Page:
Having said that, I thought I'd just ask a question rather than state my opinion.  I don't want to push anyone's buttons.  I learned through a past post that the official belief here is that there is no such thing as clinical depression. This leaves me wondering if any psychiatric conditions are recognized as legit here.  What about those who are so down that they kill themselves- before the introduction of any medicines?   What about those who are so out of touch with reality that they believe they are Jesus Christ- before any medicines?  What about those who fly into destructive rages then hate themselves for it- before any medicines?  What about those incapacitated with panic attacks- before any medicines?  I could go on and on, but I think you get the idea.  Yes, all of these things can and do happen to people before any medicines are introduced.  I'm pointing this out so that the behaviors aren't simply called withdrawal effects.  Yes, life circumstances definitely play into our emotional psyche too, but does that invalidate the reality of a psychiatric condition?  Aren't some of us born with predispositions toward illnesses, perhaps later triggered by a life event?

 

I myself was born with a chiari malformation (herniation of the brain right out of the skull).  No drug did that.  My mother took no drugs when she was pregnant with me.  No environmental factors played into the disorder.  I was simply born with it, period.  Doesn't it make sense that if we can't guarantee that any other system in our body will be free of illness, that we can't guarantee that our nervous system will be free of illness either?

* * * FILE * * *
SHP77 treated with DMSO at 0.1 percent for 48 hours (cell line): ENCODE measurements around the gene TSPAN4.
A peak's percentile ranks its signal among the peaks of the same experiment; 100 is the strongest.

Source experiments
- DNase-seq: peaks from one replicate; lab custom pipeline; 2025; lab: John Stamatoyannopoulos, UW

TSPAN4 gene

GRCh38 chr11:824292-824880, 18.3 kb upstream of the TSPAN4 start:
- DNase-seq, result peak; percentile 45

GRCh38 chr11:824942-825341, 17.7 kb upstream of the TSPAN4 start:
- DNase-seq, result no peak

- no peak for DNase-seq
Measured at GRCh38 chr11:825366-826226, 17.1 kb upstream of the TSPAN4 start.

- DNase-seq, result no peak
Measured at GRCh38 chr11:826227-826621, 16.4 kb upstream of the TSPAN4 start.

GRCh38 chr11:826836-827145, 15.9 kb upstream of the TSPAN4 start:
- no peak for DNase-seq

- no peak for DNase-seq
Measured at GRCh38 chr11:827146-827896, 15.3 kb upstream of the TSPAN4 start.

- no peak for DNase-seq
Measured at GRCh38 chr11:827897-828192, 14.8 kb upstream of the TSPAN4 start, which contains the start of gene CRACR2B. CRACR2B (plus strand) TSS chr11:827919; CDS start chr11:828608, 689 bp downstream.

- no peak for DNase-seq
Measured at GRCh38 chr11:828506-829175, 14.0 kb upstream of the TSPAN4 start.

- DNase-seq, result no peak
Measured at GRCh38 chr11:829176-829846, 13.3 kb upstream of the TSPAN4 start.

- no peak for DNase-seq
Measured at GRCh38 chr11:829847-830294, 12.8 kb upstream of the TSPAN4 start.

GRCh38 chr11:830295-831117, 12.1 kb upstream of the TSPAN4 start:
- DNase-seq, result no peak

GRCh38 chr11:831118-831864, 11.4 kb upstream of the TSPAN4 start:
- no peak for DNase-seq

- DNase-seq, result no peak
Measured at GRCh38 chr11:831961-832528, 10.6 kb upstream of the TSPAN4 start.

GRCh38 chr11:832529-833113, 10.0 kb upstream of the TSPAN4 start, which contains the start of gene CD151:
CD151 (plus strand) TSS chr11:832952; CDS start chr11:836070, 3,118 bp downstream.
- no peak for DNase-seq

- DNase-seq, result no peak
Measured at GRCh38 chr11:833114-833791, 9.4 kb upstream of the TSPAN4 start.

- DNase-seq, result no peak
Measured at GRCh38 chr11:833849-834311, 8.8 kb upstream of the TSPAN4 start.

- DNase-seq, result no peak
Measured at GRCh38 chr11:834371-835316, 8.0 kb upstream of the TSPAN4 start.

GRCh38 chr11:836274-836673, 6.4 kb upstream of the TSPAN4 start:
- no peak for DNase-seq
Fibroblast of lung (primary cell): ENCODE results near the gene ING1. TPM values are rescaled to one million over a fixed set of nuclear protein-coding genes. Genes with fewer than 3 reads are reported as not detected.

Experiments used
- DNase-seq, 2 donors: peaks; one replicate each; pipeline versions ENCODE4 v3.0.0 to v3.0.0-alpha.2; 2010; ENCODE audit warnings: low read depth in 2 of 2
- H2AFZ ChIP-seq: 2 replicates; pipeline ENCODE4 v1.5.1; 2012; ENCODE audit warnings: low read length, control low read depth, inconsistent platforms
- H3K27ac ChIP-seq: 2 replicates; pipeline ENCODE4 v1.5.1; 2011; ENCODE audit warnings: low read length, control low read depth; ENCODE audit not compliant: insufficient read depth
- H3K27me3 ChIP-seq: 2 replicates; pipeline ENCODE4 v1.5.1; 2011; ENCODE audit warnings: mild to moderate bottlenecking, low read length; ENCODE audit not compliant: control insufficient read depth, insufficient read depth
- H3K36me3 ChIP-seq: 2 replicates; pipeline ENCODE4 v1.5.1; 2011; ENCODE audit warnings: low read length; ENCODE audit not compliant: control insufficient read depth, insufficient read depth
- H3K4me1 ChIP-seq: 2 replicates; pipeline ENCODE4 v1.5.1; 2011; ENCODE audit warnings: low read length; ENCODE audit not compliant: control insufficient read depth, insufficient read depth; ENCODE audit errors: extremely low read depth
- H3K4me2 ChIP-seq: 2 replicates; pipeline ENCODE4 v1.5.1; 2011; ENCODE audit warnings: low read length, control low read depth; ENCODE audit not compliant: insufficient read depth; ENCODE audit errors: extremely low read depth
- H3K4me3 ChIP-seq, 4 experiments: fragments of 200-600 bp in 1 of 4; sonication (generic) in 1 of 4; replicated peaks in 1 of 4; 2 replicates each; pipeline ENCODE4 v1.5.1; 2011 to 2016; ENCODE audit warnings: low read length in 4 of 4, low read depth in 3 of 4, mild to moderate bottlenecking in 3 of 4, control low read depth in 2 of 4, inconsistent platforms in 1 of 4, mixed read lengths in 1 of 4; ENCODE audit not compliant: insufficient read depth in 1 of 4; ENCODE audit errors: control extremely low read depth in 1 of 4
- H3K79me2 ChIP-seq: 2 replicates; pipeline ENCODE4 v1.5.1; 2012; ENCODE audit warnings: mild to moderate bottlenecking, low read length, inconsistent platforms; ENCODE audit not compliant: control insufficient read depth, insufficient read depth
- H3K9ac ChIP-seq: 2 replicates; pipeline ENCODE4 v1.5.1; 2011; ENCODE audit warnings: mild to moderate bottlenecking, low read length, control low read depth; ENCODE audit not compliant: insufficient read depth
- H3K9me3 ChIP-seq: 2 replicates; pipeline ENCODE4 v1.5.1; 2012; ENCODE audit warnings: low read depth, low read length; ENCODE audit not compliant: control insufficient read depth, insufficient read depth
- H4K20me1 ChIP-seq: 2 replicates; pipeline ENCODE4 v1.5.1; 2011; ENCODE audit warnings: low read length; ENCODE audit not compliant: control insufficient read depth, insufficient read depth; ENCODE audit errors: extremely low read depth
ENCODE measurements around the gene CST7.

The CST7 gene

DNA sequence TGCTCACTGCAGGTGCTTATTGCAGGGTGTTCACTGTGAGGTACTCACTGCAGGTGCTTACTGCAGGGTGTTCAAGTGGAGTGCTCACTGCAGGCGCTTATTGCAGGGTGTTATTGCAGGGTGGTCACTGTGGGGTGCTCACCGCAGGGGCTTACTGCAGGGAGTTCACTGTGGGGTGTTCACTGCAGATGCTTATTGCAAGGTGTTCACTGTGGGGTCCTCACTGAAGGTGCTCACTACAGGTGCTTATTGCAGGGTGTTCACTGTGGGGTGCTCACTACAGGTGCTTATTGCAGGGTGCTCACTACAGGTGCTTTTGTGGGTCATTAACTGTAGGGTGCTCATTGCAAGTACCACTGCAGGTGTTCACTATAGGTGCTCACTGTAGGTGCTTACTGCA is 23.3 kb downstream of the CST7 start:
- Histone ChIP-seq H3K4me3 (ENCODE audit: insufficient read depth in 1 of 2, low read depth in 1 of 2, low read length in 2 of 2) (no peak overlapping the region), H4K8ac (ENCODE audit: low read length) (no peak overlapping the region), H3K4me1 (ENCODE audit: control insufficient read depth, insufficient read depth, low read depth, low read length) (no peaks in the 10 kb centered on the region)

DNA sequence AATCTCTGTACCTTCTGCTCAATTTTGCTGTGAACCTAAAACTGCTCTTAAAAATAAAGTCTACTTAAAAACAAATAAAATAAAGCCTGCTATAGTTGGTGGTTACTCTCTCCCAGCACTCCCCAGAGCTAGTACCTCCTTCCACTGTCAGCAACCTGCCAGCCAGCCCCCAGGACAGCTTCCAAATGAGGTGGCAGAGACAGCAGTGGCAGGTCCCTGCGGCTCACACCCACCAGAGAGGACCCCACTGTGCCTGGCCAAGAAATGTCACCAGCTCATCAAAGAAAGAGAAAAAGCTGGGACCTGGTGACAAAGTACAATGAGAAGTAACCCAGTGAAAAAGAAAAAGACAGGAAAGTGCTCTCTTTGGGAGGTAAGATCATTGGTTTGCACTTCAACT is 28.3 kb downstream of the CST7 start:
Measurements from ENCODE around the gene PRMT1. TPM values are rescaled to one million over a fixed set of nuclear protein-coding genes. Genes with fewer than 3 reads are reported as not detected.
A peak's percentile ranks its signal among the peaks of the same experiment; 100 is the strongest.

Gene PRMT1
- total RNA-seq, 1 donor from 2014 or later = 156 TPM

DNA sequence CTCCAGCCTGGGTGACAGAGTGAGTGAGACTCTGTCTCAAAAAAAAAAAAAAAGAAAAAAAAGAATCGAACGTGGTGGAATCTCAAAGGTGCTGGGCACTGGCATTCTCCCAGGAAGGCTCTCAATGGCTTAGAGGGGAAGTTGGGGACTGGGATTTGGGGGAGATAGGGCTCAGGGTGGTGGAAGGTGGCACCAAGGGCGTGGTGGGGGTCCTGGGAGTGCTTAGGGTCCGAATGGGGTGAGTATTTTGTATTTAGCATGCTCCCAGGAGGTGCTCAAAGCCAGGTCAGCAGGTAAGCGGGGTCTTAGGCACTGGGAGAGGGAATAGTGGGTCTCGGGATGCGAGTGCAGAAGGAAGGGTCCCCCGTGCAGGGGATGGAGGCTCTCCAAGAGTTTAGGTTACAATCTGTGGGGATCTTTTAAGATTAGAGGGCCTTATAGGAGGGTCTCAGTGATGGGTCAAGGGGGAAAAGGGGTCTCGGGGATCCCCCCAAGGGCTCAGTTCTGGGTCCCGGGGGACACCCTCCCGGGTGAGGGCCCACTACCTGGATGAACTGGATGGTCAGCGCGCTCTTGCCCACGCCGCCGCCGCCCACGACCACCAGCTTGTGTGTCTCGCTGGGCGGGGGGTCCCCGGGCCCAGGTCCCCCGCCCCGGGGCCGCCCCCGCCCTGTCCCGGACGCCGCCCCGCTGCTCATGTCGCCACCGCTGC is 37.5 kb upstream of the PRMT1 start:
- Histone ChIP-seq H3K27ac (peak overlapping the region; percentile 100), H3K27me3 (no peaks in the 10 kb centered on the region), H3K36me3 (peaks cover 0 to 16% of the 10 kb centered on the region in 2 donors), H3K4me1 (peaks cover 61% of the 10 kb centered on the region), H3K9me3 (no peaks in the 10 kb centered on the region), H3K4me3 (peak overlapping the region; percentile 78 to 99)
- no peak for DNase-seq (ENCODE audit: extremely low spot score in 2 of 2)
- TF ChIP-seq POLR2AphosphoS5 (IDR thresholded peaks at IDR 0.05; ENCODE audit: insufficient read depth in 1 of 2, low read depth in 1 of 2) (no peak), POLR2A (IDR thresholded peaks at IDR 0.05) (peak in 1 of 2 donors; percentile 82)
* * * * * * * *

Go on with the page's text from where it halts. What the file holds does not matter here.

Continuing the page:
I for myself admit that I have insomnia, depression, and anxiety.  I won't conclude that about you, but it only makes sense that I'm free to conclude that about myself.  I am thankful for nortriptyline, which lets me sleep and eases the depression, and I'm thankful for Klonopin, which prevents my panic attacks.  I'm just as thankful for these medicines as I am for my physical illness medicines.  If it weren't for medicine and surgery, I'd at the very least be paralyzed by now, and at the worst be dead.

 

If everyone disagrees with me, that's OK.  I'll just agree to disagree.  At least this way I'll know the beliefs about this topic on this forum, and be able to avoid putting my foot in my mouth for making yet another unintentional blooper.

 

Whatever your views, have a very blessed Christmas and a Happy New Year.  I wish all of you well.  Ellen

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Meimeiquest

Ellen, my personal opinion is that mental illness exists, and that diagnoses are a sort of shorthand for describing a cluster of symptoms which may or may not have a known or assumed common etiology. To me, the million dollar questions are what causes it and what helps. For example, lithium helps me but I am 100% sure I wasn't born with a lithium deficiency. We also sometimes underestimate the risk of non-treatment. Some of the studies that "prove" the dangers of psych drugs compare death rates against normal people. But a valid study would compare drug-naive people with the illness to drug-treated people with the illness, and that almost never happens.